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5 Best and Worst Things To Do When Preparing for GFSI Certification

Denis Storey
June 23, 2020

Checklist: GFSI Compliance: Getting Started With FSSC 22000

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Checklist: GFSI Compliance

FSSC 22000 is the world's leading, independently managed, nonprofit food certification scheme for ISO 22000-based certification of food safety management systems. Our checklist helps guide companies through the first steps.

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Although the Global Food Safety Initiative (GFSI) is considered the gold standard among companies in the food industry, it’s always evolving. On Feb. 26, 2020, GFSI rolled out the latest update of its benchmarking requirements.

“To highlight the significance of the changes made in this latest version, GFSI has broken with its traditional naming nomenclature and will align the name of each updated set of standards with the year of release,” the organization explained while announcing the new version. “Rather than ‘Version 8’, the latest version of the Benchmarking Requirements will be known as ‘Version 2020’.”

Fundamental changes, according to the GFSI, include:

  • Language: Simpler language to eliminate confusion and enable a transparent and consistent assessment of certification programs.

  •  Structure: A scope configuration aligned on ISO22000 and a sequential numbering of critical elements across all the scopes.

  •  Alignment: An alignment to the latest Codex Alimentarius guidelines on food hygiene.

  •  New Elements: New requirements, such as food safety culture, and new scopes, expanding GFSI’s inclusive farm-to-fork approach to hygienic design.

  •  Strengthened Elements: Improved existing elements to increase transparency and objectivity, such as changing unannounced audits from “preferred” to “mandatory” and establishing a minimum audit duration.

Do you know what you should do (and what you shouldn’t) when preparing for GFSI certification?

5 Best Things to Do

  1. Commitment: Own it across the board. Have senior management not focus simply on quality, but each department should own their part of the certification process.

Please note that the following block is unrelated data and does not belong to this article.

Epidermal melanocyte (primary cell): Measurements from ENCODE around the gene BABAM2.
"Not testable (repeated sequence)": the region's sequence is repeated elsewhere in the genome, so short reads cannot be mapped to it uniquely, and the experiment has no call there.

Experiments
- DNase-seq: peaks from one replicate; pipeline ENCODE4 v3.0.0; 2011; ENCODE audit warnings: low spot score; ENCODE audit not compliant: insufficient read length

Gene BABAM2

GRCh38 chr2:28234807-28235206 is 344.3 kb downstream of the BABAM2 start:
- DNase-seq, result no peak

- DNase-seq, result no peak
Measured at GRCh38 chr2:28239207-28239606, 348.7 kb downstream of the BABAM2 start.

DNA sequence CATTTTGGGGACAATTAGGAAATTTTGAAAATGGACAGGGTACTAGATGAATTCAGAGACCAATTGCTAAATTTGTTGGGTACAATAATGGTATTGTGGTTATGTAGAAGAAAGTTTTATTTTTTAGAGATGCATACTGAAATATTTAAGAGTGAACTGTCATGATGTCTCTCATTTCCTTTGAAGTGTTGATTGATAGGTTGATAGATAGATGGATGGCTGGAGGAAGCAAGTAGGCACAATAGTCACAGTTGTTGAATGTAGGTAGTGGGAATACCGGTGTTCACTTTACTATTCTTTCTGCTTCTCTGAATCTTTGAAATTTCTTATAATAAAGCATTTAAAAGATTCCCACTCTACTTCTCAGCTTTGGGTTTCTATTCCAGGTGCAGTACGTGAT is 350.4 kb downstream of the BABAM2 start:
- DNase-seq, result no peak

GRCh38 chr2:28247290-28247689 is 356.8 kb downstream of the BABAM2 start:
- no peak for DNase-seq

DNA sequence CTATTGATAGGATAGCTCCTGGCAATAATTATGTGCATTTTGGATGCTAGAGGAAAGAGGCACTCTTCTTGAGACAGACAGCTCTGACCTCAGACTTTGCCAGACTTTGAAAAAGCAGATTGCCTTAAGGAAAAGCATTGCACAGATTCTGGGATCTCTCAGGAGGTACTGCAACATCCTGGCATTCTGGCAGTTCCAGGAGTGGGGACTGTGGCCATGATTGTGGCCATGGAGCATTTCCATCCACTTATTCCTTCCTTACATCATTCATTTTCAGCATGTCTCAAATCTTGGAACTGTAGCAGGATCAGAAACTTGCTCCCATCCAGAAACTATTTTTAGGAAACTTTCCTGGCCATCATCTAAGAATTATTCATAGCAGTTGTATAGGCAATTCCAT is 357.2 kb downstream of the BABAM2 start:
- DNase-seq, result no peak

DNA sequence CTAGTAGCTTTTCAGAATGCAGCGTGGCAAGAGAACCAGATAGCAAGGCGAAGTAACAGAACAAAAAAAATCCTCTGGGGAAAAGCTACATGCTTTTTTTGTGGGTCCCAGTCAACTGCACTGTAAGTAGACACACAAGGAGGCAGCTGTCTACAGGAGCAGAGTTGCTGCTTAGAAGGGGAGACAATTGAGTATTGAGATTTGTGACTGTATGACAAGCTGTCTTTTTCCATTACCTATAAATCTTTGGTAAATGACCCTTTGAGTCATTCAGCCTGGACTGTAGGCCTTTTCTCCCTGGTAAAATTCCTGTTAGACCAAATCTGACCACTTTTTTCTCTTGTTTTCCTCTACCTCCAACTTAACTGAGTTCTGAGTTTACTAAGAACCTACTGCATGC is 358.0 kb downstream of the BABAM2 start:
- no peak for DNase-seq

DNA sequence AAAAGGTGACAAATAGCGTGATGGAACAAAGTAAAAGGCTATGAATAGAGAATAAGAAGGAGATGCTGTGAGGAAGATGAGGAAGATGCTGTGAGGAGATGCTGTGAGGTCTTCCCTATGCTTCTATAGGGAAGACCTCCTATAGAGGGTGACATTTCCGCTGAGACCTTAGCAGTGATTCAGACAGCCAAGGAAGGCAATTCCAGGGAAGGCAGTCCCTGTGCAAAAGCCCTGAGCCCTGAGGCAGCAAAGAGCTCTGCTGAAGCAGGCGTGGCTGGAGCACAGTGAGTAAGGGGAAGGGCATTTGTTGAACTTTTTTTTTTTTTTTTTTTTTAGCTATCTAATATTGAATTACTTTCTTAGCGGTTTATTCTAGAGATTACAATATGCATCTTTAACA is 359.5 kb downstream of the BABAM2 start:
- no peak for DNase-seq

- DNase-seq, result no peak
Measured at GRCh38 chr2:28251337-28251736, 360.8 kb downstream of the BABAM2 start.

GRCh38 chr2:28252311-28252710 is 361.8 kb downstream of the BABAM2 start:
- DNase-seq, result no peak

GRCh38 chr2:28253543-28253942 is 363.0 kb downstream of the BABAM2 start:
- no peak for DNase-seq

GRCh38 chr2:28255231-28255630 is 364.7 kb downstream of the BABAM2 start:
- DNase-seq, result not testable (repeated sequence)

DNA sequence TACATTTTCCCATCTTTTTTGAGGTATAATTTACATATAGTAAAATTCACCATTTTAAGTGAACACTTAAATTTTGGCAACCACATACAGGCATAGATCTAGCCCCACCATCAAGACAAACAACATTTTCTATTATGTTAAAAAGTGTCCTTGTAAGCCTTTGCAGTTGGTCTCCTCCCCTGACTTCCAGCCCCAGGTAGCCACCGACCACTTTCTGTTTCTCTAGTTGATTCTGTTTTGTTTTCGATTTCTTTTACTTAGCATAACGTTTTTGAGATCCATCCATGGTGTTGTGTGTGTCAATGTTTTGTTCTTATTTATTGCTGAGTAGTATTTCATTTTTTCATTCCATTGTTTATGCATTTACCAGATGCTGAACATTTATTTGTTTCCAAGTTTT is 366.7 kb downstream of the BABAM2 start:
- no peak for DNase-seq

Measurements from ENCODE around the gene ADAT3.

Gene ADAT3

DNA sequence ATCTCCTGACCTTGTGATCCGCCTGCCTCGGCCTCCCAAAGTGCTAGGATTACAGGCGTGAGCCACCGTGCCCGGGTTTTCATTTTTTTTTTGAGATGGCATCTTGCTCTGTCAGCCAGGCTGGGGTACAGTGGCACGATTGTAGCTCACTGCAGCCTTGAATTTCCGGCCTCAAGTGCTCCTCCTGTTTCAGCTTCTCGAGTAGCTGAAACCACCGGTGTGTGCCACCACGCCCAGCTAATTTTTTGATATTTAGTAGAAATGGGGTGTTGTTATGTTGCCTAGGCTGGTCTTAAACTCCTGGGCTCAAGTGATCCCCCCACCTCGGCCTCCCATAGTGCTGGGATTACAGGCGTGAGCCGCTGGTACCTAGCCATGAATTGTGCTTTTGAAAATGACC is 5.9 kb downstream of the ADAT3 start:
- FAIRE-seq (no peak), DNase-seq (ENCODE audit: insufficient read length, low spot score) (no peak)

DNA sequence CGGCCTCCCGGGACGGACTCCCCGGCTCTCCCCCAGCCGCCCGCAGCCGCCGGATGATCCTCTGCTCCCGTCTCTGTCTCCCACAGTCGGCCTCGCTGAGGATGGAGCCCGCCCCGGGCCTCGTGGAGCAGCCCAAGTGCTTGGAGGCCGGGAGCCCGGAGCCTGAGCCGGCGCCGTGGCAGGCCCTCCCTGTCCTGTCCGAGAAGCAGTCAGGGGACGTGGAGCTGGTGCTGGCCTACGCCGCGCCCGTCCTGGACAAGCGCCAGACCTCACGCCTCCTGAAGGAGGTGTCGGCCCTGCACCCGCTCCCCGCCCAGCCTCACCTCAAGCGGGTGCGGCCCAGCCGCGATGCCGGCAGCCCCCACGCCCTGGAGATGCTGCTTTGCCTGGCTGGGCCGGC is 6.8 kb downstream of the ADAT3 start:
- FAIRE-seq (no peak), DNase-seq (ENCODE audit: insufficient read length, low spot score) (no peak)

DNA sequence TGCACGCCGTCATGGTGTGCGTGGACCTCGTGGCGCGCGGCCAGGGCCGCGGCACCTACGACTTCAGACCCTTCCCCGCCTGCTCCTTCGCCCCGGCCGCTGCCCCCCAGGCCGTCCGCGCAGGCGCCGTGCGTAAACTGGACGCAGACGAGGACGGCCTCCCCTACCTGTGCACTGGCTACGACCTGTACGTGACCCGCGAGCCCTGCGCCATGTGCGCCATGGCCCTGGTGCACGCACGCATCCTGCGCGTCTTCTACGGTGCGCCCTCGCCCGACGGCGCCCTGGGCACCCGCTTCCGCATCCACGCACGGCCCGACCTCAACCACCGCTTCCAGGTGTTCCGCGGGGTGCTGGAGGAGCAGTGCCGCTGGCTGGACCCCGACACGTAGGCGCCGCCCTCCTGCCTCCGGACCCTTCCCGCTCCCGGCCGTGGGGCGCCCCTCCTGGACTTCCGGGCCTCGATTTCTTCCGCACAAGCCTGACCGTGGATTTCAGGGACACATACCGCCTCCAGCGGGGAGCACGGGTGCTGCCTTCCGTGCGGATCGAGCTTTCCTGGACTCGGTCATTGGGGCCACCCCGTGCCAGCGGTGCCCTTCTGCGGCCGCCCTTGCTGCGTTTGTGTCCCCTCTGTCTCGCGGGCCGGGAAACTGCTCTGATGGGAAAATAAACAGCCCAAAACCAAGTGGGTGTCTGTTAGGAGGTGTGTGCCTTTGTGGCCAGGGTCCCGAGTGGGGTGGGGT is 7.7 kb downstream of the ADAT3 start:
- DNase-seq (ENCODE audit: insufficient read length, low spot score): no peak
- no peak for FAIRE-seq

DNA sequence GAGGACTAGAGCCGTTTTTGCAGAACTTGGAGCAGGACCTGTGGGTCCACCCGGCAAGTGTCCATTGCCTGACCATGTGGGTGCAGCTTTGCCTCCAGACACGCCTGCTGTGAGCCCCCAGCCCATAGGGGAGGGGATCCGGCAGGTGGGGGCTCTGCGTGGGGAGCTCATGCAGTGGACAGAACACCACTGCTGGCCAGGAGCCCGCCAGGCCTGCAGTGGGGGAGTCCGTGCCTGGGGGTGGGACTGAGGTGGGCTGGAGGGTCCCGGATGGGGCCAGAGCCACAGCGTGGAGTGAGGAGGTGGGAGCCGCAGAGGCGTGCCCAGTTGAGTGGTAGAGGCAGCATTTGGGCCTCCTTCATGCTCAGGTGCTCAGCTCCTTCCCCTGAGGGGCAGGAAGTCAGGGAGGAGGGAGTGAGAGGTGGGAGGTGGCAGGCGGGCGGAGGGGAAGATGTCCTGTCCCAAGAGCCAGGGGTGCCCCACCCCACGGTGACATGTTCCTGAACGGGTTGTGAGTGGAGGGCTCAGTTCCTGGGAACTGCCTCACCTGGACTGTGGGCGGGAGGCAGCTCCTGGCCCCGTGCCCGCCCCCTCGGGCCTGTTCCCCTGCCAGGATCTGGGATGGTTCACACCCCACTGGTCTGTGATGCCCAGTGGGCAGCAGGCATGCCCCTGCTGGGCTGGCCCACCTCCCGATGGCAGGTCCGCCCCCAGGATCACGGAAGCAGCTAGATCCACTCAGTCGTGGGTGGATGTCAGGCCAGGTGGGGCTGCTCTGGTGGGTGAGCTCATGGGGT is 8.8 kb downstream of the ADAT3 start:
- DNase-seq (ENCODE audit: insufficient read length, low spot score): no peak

2. Plan: Gauge how far to go before deciding when to start. Get at least up to that gap assessment, choose your scheme, understand what’s missing as far as what the scheme requirements are, what you have, and then you can figure out a date based on the resources that management is willing to commit. Treat it like a project, not just an event.

  3. Buy-In: Train everyone. Understand not only what the requirements are, but what the expectations of the site are your expectations, and the processes you’re going to go through. Get people involved. Embed that into the internal audit program.

  4. Improve: Get good at internal auditing (improve).

  5. Look Outside: Steal, borrow, and beg. There are not a lot of new things in food safety. You’ll be doing things others have already done, so if you can work with other companies that have already become certified. You can also talk with your customers or suppliers, who might give you a hand. Don’t try to reinvent the wheel; start with a solid foundation and build on it.

5 Worst Things to Do

  1. Adopt the attitude that it’s a Quality Control responsibility. 

  2. Rush implementation: On average – in the United States – it’s about an eight-month cycle to get ready, plan, and successfully earn your certification. Keep this in mind when planning, and don’t try to rush it or cut any corners.

  3. Bad attitudes can hinder the success of certification, such as “We’ve been audited before. This is just another audit:” It’s not. The schemes are significantly different from what companies are familiar within North America, so it shouldn’t be treated lightly and something your company should be prepared for.

  4. “We need to leave something for the auditor: The auditor will always find something; you don’t need to leave anything additional for them to see. It will just count as one more item for you to address.

  5. Dropping the ball after certification: Celebrate your certification’s success, but make sure your company – and employees – continually strive for improvements and operational excellence.

Need help getting your certification process off the ground? Download our checklist, “GFSI Compliance: Getting Started With FSSC 22000” here.